So far, actions in favor of the Mediterranean have mainly focused on a few emblematic marine species (whales, groupers, rays / sharks, seahorses, jellyfish). These represent nearly 80% of current programs. Numerous associative actions of education to the marine environment are also put in place around the Mediterranean basin. They are gradually bearing fruit, promoting public and media awareness of the marine environment.

Our participatory science program, Cybelle Méditerranée, is dedicated to wildlife living off the Mediterranean coast.

How about citizen science?

Many volunteers, passionate about marine fauna and flora, are experienced naturalists, ready to give their time and energy to the advancement of knowledge. This potential is exploited for a long time through citizen science project, much more developed on land. For example, the STOC [13] program (temporal monitoring of common birds) established since 1989, allowed for the first time in France a quantitative estimation of changes of population numbers of 89 common bird species on period 1989-2001 (13 years).

The marine area, still too little known, covers about 94% of our entire country. Yet participatory science programs focused on the sea are still few (about 20% of the programs listed in France). This figure reflects a historical context where citizen science on land were born there more than a century, against a fifteen year Marine. Also note that the material constraints at sea are quite high, if only for the practice of sailing.

In recent years new participatory programs in the Mediterranean Sea have emerged and this trend tends to accelerate.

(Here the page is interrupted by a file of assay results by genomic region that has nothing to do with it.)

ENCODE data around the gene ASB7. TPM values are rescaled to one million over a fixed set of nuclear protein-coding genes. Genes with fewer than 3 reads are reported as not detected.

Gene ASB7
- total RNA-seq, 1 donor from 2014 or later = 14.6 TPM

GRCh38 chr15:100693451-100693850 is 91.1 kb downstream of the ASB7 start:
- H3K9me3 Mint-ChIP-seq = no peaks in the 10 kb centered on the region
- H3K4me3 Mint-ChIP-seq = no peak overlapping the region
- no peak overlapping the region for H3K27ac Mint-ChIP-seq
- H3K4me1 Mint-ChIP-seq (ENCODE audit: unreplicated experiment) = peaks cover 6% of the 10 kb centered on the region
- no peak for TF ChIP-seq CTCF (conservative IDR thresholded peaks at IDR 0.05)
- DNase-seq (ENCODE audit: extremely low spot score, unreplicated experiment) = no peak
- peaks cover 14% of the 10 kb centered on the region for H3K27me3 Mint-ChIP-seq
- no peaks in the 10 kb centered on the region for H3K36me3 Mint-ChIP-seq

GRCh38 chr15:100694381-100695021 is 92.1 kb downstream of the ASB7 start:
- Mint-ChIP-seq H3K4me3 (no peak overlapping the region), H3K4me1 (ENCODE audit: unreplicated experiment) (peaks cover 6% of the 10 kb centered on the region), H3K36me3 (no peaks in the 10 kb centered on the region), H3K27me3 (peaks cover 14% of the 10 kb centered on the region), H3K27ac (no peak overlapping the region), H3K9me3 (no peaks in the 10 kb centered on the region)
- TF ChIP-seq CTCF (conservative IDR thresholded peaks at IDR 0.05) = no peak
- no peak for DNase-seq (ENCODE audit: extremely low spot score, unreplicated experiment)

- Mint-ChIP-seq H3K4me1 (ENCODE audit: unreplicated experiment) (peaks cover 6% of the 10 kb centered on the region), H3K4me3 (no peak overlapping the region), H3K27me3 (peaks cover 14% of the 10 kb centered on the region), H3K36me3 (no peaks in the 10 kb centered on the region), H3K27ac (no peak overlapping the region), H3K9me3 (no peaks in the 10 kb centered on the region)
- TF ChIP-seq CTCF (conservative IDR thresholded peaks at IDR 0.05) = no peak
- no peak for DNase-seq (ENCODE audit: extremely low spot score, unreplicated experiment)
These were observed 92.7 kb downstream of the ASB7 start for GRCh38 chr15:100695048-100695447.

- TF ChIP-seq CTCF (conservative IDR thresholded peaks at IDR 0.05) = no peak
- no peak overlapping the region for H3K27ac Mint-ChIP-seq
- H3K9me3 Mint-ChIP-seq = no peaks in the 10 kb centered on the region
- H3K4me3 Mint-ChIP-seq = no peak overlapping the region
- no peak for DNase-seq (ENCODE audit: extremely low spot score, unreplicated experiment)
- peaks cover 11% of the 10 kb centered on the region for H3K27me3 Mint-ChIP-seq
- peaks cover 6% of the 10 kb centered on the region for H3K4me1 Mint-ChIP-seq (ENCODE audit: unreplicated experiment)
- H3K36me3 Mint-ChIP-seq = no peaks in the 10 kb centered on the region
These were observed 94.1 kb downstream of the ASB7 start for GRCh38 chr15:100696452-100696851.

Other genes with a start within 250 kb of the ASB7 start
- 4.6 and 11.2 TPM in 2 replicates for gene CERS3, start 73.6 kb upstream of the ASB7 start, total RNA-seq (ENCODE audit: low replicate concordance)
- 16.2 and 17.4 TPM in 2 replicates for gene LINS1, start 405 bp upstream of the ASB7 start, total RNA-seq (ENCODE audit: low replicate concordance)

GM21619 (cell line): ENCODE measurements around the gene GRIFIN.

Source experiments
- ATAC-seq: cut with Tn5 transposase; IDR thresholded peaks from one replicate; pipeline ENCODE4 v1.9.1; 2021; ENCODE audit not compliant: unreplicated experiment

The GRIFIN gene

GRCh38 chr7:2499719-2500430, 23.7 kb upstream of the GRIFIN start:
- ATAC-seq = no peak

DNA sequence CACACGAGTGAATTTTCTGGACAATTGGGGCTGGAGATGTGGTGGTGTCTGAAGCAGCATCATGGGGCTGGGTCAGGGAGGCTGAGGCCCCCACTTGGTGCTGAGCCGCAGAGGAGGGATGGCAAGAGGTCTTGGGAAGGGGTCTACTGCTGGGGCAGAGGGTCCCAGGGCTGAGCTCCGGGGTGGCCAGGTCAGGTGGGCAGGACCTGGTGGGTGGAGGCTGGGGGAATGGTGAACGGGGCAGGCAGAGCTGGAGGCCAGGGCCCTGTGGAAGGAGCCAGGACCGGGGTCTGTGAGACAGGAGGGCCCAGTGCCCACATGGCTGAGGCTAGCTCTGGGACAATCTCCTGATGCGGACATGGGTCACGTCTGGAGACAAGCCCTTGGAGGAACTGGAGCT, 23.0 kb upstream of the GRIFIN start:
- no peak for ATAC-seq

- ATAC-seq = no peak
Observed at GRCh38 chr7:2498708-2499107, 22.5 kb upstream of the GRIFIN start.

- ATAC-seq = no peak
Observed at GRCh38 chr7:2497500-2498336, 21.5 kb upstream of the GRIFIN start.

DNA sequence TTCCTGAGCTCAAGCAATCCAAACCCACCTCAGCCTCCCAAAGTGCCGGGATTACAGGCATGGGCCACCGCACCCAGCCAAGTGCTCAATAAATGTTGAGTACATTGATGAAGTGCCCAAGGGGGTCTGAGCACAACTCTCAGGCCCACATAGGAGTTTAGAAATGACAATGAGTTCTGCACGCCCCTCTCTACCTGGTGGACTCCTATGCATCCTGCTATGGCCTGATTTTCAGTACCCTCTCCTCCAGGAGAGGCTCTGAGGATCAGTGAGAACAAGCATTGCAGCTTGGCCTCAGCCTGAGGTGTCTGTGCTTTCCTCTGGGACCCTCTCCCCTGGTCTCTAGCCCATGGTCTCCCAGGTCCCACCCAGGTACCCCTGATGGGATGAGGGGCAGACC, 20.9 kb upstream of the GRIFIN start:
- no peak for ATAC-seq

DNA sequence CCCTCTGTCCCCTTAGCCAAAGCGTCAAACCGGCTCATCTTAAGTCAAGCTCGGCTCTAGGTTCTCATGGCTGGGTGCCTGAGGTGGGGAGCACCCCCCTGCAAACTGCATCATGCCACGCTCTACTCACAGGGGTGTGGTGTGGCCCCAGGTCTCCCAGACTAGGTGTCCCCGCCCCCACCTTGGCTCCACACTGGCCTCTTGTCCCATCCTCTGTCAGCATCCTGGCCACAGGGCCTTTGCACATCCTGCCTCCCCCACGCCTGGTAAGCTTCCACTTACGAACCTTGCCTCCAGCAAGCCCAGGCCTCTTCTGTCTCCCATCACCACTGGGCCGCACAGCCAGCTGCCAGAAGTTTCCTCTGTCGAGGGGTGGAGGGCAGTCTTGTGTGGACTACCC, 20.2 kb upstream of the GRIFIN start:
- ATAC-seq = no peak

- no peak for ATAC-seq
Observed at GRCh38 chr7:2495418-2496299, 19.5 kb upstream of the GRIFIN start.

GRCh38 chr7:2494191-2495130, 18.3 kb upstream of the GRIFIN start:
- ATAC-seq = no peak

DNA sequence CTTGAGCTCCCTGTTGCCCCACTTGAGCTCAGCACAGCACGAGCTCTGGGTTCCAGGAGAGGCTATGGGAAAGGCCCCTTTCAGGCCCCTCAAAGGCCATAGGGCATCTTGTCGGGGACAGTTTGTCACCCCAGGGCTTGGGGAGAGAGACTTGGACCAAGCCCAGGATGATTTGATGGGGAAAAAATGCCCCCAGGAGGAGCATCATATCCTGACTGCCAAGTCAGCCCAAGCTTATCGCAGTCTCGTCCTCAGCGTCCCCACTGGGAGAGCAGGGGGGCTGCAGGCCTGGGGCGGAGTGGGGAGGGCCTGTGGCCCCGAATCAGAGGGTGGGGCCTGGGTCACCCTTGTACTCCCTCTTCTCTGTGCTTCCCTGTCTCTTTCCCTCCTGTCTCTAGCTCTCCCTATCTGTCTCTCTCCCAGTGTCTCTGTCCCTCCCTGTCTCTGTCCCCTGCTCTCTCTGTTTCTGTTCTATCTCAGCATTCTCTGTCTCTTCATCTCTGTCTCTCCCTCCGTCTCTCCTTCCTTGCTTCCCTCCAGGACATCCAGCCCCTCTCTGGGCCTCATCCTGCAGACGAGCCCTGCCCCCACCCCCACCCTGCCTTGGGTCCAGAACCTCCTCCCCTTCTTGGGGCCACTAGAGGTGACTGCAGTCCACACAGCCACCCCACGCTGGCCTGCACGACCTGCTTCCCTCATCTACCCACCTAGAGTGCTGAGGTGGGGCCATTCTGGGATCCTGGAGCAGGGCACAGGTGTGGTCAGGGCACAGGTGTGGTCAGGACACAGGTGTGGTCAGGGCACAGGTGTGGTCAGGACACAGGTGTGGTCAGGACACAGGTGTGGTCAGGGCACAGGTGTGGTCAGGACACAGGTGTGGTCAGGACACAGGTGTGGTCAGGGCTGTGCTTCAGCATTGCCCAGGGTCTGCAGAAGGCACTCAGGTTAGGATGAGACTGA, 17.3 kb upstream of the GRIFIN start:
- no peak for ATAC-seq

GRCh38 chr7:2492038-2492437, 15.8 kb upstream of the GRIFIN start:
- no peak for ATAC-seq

> Discover our participatory science program at sea

> Find out more about participatory science

 

 


[1] The international red list of endangered species is published by IUCN and available online
[2] IPCC 2007. 2007 Assessment of Climate Change: Fourth Assessment Report of the Intergovernmental Panel on Climate Change. Geneva, IPCC.
[3] UNEP-MAP-RAC / 2010. Impact of climate change on biodiversity in the Mediterranean Sea. S. Ben Haj and A. Limam / RAC Edit, Tunis. 1-28.
[4] Harley CDG et al. (2006) The impacts of climate change in coastal marine systems. Ecology Letters (9) 228-241.
[5] Salat J. & Pascual J. 2002. The oceanographic and meteorological station at L'Estartit (NW Mediterranean). CIESM Workshop Monographs n ° 16, Tracking long-term hydrological change in Mediterranean Sea, Monaco, April 22-24, 2002, 31-34.
[6] Somot et al. (2006) Transient climate change scenario simulations of the Mediterranean Sea of ​​the twenty-first century using a high resolution ocean circulation model. Climate Dynamics (27) 851-879.
[7] Icchipinti-Ambrogi A. (2007) Global Change and Marine Communities: Alien Species and Climate Change. Marine Pollution Bulletin (55) 342-352.
[8] Galil BS (2007) Loss or Gain? Invasive alien and biodiversity in the Mediterranean sea. Marine Pollution Bulletin (55) 314-322.
[9] Pérez T., et al. (2000) massive marine invertebrates mortality: an unprecedented event in the Mediterranean North West. CR Acad. Sci. Paris, III series, 323, 853-865.
[10] Laubier L. et al. (2004). Global change and vulnerability of coastal marine ecosystems. The case of the north-western Mediterranean. 2emes day IFB, Marseille, 25-28 May 76-77.
[11] Danovaro et al. (2004) Biodiversity response to climate change in a warm deep sea. Ecology Letters (7) 821-828.
[12] CIESM Atlas of exotic species in the Mediterranean (2005) (Read more)
[13] STOC, temporal monitoring of common birds is coordinated by the Center for Research on the Birds of Population Biology (Read more)